All the joys of Gilbert and Sullivan's comic operetta The Pirates of Penzance were on display in the production at the Gallery Players. Gorgeously sung by all (well, nearly all -- more on that later), and well-directed for laughs -- but not at the expense of the material (the emphasis was on the funny rather than the camp), high nonsense was the order of the day, and there was little postmodern commentary on display.
After the pirates sing their rousing opening chorus, logic and sense are out the window when it is revealed that our hero, Frederic (Adam Wolfsdorf), now out of his indentured servitude, was supposed to have been apprenticed by his nursemaid Ruth (Bettina Sheppard) to a ship's pilot, not pirate. Oh well. When the Major-General's daughters show up, they prove to be even loopier than the pirates - no mean feat. Then there's Mabel (Lisa Trader), a lampoon of every pure operatic soprano character ever on stage. And don't forget the Pirate King (Alex Roe), full of bluff, bluster, and himself. Director Fortner moved the action along swiftly, embellished the script with hysterically funny business for all, and sharpened the comic timing so that everything scored. The choreography (Joan Murray) was more generalized motion than dancing, but when the girls "talked about the weather" as they self-consciously ignored Mabel and Frederic courting, or the pirates loudly burst in "with cat-like tread," all the high-comic elements were in place.
That there was real glory in the cast's voices cannot be understated. Ms. Trader had an angelic voice and a devilish sense of fun; Wolfsdorf was appropriately upright and also warmly funny, but never at his own expense. Sheppard was a strong comic foil (even though she appeared far younger than the lyrics indicate). Jeff Drushall made the Police Sergeant simultaneously heroic and buffoonish. And as for Ron Keith as the Major-General himself, that befuddled, sly old coot (and master of linguistics) -- so what if the he and the notes he sang were only in each other's general neighborhood. It came to seem, oddly, not altogether out of character. His daughters (gloriously multicultural as they were) must have inherited their voices -- especially the exemplary soprano Rebecca Holbrook -- from their mother.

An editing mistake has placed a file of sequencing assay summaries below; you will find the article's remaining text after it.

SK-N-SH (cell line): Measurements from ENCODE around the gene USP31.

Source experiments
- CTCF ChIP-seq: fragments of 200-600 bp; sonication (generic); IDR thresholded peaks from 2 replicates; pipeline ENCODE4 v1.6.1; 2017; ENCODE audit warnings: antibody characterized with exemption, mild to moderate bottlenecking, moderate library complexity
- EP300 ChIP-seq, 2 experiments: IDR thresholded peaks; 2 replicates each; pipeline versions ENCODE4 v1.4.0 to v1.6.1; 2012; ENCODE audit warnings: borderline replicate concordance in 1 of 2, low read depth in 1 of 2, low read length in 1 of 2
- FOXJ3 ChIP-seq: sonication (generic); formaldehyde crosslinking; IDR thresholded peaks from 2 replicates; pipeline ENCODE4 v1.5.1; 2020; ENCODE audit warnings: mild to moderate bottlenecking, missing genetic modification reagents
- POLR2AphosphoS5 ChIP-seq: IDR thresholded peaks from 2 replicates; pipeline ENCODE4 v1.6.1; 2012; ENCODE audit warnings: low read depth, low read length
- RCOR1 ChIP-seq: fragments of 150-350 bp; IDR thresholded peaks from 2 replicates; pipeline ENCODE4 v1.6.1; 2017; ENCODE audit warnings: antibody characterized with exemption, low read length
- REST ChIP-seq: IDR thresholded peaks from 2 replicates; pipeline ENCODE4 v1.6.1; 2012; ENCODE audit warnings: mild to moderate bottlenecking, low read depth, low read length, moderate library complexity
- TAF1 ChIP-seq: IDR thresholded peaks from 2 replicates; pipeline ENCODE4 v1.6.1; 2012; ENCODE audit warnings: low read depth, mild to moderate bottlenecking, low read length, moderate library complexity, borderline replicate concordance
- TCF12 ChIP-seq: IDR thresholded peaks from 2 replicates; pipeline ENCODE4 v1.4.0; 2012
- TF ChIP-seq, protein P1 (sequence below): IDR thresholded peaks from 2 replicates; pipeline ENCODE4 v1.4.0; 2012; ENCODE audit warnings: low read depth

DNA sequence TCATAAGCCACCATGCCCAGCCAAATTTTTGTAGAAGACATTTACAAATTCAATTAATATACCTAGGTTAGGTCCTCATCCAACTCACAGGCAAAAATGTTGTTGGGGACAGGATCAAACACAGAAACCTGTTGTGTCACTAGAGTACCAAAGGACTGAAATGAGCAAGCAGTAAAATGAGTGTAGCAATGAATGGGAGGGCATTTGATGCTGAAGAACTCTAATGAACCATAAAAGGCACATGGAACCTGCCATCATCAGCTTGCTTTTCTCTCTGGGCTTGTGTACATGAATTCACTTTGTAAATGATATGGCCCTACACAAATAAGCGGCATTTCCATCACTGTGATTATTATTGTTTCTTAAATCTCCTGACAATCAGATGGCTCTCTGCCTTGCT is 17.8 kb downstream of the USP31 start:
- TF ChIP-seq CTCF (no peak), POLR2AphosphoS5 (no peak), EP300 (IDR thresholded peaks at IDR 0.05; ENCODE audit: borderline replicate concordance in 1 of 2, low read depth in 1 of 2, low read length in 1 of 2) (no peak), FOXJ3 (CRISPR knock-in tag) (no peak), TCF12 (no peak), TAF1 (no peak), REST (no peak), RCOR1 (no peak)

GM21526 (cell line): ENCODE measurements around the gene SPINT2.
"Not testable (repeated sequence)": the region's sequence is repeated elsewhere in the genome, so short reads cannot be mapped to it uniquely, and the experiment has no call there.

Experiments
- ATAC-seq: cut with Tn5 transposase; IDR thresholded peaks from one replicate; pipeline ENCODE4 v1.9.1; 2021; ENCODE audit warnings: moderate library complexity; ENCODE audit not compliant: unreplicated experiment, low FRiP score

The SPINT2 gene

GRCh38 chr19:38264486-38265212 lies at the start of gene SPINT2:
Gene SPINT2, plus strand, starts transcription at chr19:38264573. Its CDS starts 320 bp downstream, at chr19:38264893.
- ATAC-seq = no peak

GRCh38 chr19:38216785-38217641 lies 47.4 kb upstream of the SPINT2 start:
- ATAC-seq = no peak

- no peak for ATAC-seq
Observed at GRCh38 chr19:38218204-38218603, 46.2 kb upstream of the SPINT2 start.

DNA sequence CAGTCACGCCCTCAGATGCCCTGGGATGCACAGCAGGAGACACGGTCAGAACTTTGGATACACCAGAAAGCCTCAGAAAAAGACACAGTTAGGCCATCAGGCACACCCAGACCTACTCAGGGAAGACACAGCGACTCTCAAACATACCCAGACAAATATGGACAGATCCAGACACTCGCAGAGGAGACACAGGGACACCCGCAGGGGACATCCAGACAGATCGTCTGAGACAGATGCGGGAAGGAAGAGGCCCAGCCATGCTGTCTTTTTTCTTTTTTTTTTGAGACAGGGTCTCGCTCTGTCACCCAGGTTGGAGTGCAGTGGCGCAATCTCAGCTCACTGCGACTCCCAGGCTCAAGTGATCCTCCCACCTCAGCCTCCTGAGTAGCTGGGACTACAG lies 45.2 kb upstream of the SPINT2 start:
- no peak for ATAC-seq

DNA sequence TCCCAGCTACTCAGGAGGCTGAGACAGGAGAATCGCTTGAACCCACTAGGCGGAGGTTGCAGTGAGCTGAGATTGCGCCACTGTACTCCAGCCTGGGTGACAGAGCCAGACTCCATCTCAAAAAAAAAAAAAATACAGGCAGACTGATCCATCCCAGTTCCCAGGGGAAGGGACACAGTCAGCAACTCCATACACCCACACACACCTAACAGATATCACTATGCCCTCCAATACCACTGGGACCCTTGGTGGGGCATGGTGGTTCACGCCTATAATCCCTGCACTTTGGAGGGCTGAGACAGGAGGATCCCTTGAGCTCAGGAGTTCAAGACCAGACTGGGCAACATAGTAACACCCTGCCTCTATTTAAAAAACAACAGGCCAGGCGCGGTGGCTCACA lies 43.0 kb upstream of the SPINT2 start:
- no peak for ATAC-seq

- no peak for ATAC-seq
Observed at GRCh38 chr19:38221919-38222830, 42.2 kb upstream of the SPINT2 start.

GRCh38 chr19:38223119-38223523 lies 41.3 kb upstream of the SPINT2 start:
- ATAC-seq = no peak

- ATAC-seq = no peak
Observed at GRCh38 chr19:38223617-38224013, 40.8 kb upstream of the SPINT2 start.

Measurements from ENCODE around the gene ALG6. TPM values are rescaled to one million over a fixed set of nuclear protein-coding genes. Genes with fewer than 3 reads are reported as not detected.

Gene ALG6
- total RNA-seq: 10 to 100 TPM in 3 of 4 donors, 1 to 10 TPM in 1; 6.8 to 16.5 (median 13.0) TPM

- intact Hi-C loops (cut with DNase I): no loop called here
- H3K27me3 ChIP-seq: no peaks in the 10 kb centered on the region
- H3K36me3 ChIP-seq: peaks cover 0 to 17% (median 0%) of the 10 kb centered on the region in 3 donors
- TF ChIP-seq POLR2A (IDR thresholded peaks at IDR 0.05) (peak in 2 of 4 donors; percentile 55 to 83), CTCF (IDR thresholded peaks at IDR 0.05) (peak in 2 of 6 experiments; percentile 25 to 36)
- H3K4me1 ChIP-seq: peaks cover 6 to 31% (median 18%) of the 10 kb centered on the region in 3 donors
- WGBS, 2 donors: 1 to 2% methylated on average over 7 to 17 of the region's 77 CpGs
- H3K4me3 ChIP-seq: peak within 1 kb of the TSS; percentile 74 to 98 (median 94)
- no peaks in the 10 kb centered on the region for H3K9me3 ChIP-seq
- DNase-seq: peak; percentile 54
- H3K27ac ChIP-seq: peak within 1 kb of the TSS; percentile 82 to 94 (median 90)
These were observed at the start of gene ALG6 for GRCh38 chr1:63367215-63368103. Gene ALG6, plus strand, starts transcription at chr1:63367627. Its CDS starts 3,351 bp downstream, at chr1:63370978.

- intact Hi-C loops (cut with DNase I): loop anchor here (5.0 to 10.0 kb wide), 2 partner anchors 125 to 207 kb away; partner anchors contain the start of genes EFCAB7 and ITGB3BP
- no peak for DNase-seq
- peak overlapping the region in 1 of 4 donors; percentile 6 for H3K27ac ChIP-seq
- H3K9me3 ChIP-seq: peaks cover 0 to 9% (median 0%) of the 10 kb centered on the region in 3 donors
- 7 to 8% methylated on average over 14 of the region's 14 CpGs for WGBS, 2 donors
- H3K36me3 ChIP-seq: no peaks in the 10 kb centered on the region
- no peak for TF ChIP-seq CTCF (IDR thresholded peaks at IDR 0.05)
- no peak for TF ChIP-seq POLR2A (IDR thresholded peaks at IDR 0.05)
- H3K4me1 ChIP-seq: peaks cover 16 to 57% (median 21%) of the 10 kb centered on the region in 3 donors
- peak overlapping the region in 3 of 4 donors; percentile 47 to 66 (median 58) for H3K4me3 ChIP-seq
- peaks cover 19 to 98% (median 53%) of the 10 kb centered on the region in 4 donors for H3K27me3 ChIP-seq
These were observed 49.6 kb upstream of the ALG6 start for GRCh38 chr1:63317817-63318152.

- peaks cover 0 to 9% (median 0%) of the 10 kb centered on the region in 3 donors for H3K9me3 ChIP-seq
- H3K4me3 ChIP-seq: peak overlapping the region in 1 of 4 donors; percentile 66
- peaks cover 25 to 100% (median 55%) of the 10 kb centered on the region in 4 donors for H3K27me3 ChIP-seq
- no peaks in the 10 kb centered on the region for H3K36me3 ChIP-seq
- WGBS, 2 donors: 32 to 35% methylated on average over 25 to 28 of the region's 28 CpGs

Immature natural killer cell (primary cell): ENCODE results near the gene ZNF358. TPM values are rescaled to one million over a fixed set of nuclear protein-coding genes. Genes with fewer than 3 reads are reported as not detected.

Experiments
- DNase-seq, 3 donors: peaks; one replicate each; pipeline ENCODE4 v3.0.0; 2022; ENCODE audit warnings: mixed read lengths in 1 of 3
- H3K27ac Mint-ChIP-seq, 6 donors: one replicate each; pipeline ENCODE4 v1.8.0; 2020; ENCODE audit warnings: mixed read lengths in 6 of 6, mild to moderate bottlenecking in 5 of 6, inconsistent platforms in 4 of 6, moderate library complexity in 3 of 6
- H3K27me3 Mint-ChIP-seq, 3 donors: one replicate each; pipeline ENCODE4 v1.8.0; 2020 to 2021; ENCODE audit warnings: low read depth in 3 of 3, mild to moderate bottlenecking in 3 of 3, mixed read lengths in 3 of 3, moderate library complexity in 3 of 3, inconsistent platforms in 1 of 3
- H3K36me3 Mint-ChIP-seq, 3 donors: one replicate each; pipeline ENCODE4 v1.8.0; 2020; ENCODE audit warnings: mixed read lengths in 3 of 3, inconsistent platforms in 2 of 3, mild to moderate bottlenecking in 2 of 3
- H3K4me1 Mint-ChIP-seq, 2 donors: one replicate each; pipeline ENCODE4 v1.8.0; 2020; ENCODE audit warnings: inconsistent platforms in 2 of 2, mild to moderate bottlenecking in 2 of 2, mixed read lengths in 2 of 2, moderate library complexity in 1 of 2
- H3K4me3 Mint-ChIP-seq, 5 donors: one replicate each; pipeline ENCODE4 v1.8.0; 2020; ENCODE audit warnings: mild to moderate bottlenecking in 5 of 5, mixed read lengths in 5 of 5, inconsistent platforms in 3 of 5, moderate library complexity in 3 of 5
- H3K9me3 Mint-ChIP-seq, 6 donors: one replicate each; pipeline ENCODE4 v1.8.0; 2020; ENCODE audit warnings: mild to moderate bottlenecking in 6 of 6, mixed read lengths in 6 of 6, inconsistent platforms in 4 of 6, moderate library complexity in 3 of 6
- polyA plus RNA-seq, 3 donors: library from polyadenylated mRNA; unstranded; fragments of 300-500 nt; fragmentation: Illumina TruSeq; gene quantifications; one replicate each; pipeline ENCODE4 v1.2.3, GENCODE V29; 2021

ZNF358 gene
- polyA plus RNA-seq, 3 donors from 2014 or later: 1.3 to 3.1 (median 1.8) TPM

The set (Luis Fidel Rodriquez) was simply painted flats and a painted backdrop, which served as a low-key background for the tomfoolery going on in front of it. And as a tacit acknowledgment of the archaic nature of the piece, the stage was edged with footlights. Costumes (Christopher Peifer) were just right, from the poofy shirts for the pirates to the daughters' dresses; from the Major-General's dressing gown to the policemen's Keystone Kops outfits. Musical director Andrew Abrams conducted his band of four into a full, supportive sound.
Okay, so most of the cast's British accents were wobbly. And the ghost of the Public Theater's production hovered slightly over these Pirates, but very benignly. In fact, some of the singing was even sweeter, without any rock-star posturing. Ruth and the Pirate King, in a song interpolated from Ruddigore, declared that "what we sing just doesn't matter." But in a delectable treat of a production like this, it does matter, most wonderfully.
(Also with Lynn Antunovich, Monica Bueno, Jennie Burkhard, Holy Chang, Michael Connolly, Cheron Cowan, William Demaniow, Troy Diana, Hugh Mack Dill, James Michael Dunsworth, Alicia Hearden, Sondra Morton, Pamella Pearl, Brian Purcell, Mason Scherzer, Greaton Sellers, Matthew Shirley, and Rick Trader.)
Lighting 1/Sound 2
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Copyright 1999 David Mackler